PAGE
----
by Gary Olson
27 February, 2006
Mirror of http://www.zmag.org/sustainers/content/2006-02/27olson.cfm
Here is today's multiple choice question: Who recently provided
1.15 million gallons of low-cost heating oil to thousands of poor
and working class families in seven East Coast states, including
25,000 people in Philadelphia, and did so with the words,
"No one should be forced to sacrifice food, shelter, or medicine
to stay warm"?
a.) King Abdullah of Saudi Arabia
b.) Felix Rodriquez
c.) George W. Bush
d.) Oprah Winfrey
e.) 10 major U.S. oil companies.
The correct answer is "b" and Rodriquez is the CEO of Citgo, a
subsidiary of Venezuela's state-run oil company, Petroleos de
Venezuela SA (PDVSA). On behalf of Venezuelan President Hugo
Chavez, he also distributed free heating oil to dozens of homeless
shelters from Maine to Delaware.
Venezuela, with the largest oil deposits outside the Middle East
and the world's fifth largest oil producer, also sold oil at far
lower costs to fifteen poor nations in the Caribbean and Central
America. Even Native Americans in Maine were recipients, and Chief
Bill Philips of the Micmac tribe thanked Pres. Chavez: "He is a
fellow Native from the Americas, and we appreciate Chavez trying
to bring low-cost heating oil for our elderly."
The 10 U.S. oil companies did not respond to requests to help the
poor. Just one of them, Exxon, reported record profits of $36
billion in 2005.
Can the twice democratically-elected Chavez be the same fellow
that Pat Robertson wants the CIA to assassinate, Secretary of
Defense Rumsfeld has likened to Adolf Hitler; and official and
semi-official types have placed on the White House "enemies list,"
labeled a "red devil," as "lethal as Osama bin Laden," and a
"madman"? Further, the U.S. supported a unsuccessful military
coup against Chavez in 2002 and Condoleeza Rice has called the
Venezuelan government a "major threat to the region."
Assuming for the moment that preventing Pennsylvanians from
freezing to death hasn't prompted this venomous rhetoric, what
could account for it? Perhaps the answer lies in some evil deeds
done by Pres. Chavez back in Venezuela. What mischief has he been
up to there?
The challenges are daunting in Venezuela where 80% of the
population is poor and some 1 million children scratch out a bare
subsistance in the major cities. After four decades of indifferent
upper-class rule, Chavez, a 51-year-old former army paratrooper,
was elected president in 1998 and again in 2004.
According to Washington-based economist Mark Weisbrot, "The
tangible improvements for those living in Caracus' poor barrios
have been noticed in the rest of Latin America, a region with the
most outrageously unequal income distribution in the world." Here
are a few highlights of his tenure:
* For the first time time, universal health care is official
state policy and peasants are living longer due to accessible
* Elementary schools are providing three free meals a day to all
students, drawing some million new students to school.
* misiones (missions/government projects) are extending vital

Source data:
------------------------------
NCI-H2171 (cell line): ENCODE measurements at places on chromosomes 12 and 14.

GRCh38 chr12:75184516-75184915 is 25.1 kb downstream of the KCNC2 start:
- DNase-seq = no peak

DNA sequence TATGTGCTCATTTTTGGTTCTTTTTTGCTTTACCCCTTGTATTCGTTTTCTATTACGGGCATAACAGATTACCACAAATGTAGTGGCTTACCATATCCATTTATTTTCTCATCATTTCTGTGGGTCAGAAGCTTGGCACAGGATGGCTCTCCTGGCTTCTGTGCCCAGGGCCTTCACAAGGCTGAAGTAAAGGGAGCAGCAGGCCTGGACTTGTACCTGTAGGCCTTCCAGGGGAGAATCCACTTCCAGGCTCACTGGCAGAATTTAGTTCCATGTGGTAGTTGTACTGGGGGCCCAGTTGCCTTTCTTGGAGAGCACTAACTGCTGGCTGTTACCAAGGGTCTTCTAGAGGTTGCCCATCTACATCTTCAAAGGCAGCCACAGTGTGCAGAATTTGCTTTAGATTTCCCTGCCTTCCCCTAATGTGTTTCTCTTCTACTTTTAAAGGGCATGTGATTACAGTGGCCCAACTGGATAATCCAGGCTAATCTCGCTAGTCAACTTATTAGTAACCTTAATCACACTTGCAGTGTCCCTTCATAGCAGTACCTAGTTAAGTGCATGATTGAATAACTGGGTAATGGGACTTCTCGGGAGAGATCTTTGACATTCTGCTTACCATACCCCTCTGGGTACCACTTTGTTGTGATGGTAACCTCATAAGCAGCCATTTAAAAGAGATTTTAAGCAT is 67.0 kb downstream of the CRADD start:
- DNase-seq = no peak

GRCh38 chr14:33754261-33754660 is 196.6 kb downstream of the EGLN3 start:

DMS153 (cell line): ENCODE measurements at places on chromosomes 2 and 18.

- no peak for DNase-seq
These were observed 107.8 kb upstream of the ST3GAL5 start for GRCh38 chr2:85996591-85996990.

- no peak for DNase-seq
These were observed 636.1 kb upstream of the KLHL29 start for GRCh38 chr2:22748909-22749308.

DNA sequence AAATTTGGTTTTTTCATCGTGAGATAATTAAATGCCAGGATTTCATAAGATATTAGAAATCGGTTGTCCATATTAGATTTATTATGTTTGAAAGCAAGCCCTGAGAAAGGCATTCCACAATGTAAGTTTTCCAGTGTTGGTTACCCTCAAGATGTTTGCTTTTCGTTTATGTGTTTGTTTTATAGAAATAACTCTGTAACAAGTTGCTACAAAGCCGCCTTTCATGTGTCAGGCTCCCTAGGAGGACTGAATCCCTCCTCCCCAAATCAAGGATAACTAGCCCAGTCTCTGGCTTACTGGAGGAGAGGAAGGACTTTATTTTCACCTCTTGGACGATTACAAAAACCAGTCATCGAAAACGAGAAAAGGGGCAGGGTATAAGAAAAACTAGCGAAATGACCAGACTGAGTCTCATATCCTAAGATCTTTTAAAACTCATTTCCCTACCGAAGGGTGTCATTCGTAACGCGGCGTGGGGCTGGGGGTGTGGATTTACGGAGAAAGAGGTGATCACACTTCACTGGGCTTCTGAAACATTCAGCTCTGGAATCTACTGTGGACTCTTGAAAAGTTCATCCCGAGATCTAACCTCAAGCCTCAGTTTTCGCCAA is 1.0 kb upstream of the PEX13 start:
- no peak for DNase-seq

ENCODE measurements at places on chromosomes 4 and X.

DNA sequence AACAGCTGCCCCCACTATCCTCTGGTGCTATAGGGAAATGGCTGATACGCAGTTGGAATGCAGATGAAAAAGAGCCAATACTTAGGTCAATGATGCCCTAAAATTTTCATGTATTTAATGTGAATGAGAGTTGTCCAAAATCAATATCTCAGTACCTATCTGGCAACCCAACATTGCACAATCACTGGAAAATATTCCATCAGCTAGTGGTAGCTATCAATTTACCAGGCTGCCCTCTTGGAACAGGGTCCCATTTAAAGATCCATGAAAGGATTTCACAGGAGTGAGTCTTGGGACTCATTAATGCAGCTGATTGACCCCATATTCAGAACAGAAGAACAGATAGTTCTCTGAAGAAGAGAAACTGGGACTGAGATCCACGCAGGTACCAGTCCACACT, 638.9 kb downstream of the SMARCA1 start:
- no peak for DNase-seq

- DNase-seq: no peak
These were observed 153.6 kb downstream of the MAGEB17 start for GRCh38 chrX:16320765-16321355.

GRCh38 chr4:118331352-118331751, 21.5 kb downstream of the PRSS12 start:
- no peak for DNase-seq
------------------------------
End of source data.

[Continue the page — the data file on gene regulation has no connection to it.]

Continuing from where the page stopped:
social services like literacy training, food subsidies, and
rudimentary health care to the poor.
* Indigenous Venezuealans, homosexuals and women are now
protected in the constitution.
* Land reform is redistributing idle land to landless peasants.
* Operation milegro (miracle), a joint venture with Cuban
doctors, has restored eyesight to thousands of blind people in the
Venezuelan elites, who despise Chavez and call him a "monkey,"
have tried mightily to sabotage the economy for eight years but it
grew at a respectable nine percent in 2005, the highest in the
Venezuelan oil has made this possible but only Chavez acted on the
clearly subversive and radical notion that his country's vast
resources should be used to benefit the country's people and even
those beyond its borders.
Oil was nationalized in 1976, but according to all accounts the
oil bureaucracy operated as a "state within a state," refusing to
function on behalf of the citizens. The system remains imperfect
but Chavez finally excercised effective control over PSVSA in
2001. State oil profits were over $25 billion last year and the
petrodollars are now staying home in the form of high social
spending, faithfully reflecting social ownership of this natural
resource. Something must be working because his approval rating
stands at 77%, the highest in the Americas.
And of course this begins to explain why Chavez is viewed as a
threat, as a "virus" that might "infect" others. An alternative
development model where the citizens, not private U.S. foreign
investors, are the primary beneficiaries of government policy is
feared by U.S. elites. As Latin American expert Prof. Rosa Maria
Pegueros observes, from Washington's perspective the real threat
is that if Chavez succeeds, he may "create an eqalitarian society
that has the power to resist United States hegemony."
Who knows where this virus may appear next. To help it spread, I'm
filling my tank at the Citgo station from now on.
Gary Olson, Ph.D. is chair of the Political Science Department at
Moravian College in Bethlehem,PA. Contact:firstname.lastname@example.org
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